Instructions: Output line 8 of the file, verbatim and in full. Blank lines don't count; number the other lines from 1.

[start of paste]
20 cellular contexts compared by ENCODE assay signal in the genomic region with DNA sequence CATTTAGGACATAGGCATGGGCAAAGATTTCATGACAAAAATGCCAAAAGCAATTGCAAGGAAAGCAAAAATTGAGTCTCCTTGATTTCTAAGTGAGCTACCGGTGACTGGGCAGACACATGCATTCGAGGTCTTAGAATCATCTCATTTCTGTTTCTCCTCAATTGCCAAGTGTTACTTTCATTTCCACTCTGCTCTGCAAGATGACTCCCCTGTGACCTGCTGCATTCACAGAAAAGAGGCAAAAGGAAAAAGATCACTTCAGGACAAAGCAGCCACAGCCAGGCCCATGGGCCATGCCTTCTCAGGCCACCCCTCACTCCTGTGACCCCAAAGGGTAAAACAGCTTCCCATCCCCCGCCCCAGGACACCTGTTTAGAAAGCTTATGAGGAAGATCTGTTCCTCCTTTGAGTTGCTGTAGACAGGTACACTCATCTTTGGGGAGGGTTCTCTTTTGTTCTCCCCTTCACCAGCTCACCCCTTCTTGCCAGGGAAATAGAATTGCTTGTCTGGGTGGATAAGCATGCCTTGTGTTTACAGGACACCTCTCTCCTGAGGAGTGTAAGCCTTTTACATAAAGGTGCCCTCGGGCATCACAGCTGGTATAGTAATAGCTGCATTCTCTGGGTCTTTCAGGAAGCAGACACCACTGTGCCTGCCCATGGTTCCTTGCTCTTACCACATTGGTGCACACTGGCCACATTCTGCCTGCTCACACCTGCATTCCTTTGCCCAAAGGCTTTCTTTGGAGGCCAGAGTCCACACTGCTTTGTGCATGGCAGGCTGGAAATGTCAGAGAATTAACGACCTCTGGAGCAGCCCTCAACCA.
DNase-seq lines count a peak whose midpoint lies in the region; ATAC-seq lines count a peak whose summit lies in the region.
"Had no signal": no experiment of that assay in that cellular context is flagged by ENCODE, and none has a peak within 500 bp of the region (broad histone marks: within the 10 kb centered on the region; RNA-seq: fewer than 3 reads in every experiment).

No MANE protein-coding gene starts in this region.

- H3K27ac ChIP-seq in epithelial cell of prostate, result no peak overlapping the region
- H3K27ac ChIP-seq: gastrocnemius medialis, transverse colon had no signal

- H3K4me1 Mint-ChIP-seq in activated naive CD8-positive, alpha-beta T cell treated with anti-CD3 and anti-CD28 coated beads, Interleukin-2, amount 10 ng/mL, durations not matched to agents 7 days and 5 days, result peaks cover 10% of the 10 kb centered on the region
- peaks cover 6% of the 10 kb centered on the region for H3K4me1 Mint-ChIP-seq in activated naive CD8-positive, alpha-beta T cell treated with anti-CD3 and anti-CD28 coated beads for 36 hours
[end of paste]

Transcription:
- peaks cover 6% of the 10 kb centered on the region for H3K4me1 Mint-ChIP-seq in activated naive CD8-positive, alpha-beta T cell treated with anti-CD3 and anti-CD28 coated beads for 36 hours